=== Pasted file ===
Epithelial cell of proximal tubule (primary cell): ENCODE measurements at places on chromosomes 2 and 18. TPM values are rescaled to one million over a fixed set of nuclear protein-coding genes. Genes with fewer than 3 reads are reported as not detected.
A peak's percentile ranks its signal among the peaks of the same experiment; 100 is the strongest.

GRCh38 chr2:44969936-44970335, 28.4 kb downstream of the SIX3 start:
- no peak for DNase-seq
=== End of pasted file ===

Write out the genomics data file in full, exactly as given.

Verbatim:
Epithelial cell of proximal tubule (primary cell): ENCODE measurements at places on chromosomes 2 and 18. TPM values are rescaled to one million over a fixed set of nuclear protein-coding genes. Genes with fewer than 3 reads are reported as not detected.
A peak's percentile ranks its signal among the peaks of the same experiment; 100 is the strongest.

GRCh38 chr2:44969936-44970335, 28.4 kb downstream of the SIX3 start:
- no peak for DNase-seq